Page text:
Saint Nicholas was venerated in different ways on the European continent.
The Orthodox churches saw in him a defender of the faith and depicted him next to the great fathers of the Eastern Church. In the southern West, Nicholas was the saint of charity and attention to the needy. In central-northern Europe he was considered the patron saint of navigation and trade.
A devotion born in Myra, which spread in the areas of influence of Byzantium during the first millennium, developed throughout the West in the late middle ages, is now alive especially in Orthodox countries.
The St. Nicholas festivity of December 6, liturgical solemnity of the Catholic Church, is considered one of the most important of the Orthodox liturgical year, from Serbia to the Russian North, up to the Greek monasteries of Sinai and Palestine.
There are many churches dedicated to him and miraculous effigies depicting him scattered between the Carpathians and the Urals. In the Balkans and the Mediterranean Levant, the veneration of the saint has overcome the religious barriers so much so as to be taken over by some Islamic communities of Cyprus, Turkey and Albania.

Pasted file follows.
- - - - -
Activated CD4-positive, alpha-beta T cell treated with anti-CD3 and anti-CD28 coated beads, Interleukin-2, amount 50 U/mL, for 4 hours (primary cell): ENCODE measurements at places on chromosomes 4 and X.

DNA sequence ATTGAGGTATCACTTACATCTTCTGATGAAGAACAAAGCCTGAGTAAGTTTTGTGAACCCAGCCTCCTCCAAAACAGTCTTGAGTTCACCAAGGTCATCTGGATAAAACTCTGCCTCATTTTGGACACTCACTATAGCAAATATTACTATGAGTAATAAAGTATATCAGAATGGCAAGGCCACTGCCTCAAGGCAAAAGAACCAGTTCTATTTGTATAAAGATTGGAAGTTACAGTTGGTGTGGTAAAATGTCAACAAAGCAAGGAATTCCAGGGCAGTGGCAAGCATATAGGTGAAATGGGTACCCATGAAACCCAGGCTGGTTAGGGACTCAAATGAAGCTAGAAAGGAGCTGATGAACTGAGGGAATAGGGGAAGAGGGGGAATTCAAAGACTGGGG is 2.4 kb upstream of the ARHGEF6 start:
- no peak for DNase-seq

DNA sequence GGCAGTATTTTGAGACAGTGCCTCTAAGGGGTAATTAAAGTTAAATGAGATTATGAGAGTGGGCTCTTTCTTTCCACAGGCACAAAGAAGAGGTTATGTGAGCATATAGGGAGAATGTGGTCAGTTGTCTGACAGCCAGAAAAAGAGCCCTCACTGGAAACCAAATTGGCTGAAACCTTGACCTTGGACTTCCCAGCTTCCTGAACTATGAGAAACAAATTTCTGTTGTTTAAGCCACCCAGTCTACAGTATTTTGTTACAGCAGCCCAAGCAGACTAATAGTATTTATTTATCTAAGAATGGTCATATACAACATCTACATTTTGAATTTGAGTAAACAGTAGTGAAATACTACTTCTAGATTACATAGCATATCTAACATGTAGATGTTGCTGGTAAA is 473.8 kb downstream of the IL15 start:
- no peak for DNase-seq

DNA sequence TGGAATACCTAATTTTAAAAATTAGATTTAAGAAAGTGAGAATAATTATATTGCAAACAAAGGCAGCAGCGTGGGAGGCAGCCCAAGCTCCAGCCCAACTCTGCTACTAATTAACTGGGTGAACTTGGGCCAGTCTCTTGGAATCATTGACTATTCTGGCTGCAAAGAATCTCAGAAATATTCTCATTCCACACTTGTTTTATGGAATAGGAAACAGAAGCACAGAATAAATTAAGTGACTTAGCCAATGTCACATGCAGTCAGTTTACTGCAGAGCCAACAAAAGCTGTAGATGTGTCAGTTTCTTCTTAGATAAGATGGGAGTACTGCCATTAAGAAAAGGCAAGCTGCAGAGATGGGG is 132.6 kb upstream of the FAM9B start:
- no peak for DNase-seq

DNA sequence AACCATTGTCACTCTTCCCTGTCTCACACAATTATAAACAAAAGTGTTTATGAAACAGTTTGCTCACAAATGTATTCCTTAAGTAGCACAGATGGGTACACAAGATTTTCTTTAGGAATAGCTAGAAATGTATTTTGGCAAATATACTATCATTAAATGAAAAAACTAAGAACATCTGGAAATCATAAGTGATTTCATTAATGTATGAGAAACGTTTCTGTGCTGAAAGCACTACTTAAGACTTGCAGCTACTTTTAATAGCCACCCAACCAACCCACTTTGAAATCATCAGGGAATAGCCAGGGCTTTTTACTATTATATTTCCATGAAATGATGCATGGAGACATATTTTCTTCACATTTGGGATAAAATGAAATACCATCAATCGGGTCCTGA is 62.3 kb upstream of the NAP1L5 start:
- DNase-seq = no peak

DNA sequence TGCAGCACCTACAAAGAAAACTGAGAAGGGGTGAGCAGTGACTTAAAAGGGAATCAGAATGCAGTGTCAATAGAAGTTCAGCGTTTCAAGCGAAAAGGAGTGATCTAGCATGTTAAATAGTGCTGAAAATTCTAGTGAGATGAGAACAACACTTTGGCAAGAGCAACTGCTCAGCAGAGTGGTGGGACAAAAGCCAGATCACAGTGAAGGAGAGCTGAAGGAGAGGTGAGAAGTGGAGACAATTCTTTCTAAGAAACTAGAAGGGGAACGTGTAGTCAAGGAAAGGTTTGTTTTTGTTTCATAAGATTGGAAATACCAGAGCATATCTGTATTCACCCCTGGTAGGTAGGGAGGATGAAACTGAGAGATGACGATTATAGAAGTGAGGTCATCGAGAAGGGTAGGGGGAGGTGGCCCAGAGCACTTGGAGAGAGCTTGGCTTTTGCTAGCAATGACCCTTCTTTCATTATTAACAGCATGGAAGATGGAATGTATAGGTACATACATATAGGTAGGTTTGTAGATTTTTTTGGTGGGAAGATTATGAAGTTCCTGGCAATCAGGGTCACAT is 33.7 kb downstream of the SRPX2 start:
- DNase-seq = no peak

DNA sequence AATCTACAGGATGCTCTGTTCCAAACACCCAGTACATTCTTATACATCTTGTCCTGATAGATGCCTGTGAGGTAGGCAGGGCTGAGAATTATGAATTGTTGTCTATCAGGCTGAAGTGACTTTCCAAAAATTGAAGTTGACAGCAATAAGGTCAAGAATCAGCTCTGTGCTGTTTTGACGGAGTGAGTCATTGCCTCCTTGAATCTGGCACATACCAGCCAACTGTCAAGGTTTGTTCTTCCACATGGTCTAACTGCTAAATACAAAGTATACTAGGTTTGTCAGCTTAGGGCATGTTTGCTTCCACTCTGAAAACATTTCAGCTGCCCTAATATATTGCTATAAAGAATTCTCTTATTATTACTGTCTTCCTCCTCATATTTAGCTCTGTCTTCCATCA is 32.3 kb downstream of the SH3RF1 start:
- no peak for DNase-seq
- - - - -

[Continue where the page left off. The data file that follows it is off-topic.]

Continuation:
More than 1000 Protestant churches were built in his honour in a context marked by hostility towards the cult of the saints. The majority of the Lutheran churches of St Nicholas are also animated by dialogue between the Christian confessions and with the secular world.
Continue reading, learn more “The cult of St. Nicholas in Russia”.